The consultation responses included generic comments or observations that did not directly relate to the questions set out. The coding framework has made provisions for this.

Some of the codes used overlap both in content and wording. This is due to the nature of the responses received. Responses that share similar overlapping themes but are different in content were coded separately from one another.

Below is a sample of the codes used to undertake the consultation analysis. The full coding framework is provided in Annex B.

  • The deep sea marine reserve will help to protect and/or enhance biodiversity.
  • The deep sea marine reserve will help to reduce carbon emissions and/or pollution.
  • The deep sea marine reserve will help to ensure a good quality of human life.
  • The deep sea marine reserve will have a negative effect on the quality of human life.
  • The deep sea marine reserve will have a negative economic impact at a local, regional and/or national level.
3.2.3.2. Coding quality assurance

To ensure the appropriate quality assurance of the coding analysis occurred, a primary, secondary and final review was completed.

Three different persons were used to undertake each review for the five questions.

The final review was undertaken by a senior Arup consultant.

3.2.3.3. 'General Themes' raised

The General Theme responses provide an overview of the content of the response received regarding the level of support for the deep sea marine reserve. General Themes were identified by reviewing the qualitative responses and categorising them as they best fit the following categories.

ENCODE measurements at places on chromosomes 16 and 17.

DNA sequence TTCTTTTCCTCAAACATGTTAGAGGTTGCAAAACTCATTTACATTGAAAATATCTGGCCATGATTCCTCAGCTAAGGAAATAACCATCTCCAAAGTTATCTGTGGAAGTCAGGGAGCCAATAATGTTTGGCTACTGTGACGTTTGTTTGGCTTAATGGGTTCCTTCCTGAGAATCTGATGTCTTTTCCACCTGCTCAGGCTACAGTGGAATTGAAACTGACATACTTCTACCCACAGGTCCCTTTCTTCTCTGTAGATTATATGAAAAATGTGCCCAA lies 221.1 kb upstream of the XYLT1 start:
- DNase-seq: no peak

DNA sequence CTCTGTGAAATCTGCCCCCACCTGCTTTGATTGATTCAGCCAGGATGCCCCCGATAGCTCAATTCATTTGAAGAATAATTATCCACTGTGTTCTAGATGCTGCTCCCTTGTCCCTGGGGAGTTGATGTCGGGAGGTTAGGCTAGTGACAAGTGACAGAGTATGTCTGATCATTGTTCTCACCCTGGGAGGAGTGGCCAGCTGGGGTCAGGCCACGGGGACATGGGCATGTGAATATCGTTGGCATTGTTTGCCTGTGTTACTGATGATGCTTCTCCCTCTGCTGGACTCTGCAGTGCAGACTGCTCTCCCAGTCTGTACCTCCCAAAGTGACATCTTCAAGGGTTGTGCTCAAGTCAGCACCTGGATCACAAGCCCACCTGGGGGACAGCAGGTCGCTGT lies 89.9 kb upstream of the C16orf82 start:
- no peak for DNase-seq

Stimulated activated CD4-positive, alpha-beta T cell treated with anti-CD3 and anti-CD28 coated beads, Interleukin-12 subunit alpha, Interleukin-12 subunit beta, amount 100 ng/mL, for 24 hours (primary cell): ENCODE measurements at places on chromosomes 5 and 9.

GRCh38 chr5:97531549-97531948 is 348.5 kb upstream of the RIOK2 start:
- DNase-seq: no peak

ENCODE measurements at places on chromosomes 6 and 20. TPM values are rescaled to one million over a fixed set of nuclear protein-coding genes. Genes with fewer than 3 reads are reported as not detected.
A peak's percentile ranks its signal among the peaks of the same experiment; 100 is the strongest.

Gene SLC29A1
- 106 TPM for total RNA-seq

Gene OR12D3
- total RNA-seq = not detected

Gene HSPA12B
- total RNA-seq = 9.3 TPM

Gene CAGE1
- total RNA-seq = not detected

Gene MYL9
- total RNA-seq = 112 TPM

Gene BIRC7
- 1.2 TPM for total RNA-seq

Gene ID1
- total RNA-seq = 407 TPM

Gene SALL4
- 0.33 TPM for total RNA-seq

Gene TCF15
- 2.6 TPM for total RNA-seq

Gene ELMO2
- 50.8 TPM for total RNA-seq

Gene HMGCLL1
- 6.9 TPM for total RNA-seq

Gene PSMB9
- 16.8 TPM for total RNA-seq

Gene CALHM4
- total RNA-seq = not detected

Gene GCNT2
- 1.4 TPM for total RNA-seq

• Respondent is supportive of the creation of the deep sea marine reserve.
  • Respondent has reservations in relation to the creation of the deep sea marine reserve.
  • Respondent supports the creation of the deep sea marine reserve but raises some concerns and/or makes additional recommendations or comments regarding the designations.
  • Respondent is against the creation of the proposed deep sea marine reserve but raises comments in support of the principle of an MPA and/or some aspects of the proposed deep sea marine reserve.
  • No comment.
  • Respondent provides a response, but it is unclear whether it supports or opposes the deep sea marine reserve.

Each response received for each question was coded once against the categories identified above.

The General Theme analysis has not been included in the wider response analysis. The purpose of the General Theme analysis is to provide an overview of the content of the responses received. This was identified as necessary upon an initial review of the responses, and it being identified that many of the responses did support the designation but raised concerns and/or made additional recommendations or comments regarding the deep sea marine reserve designation.

3.2.3.4. Assumptions and limitations of the coding framework

Assumptions of the coding framework include: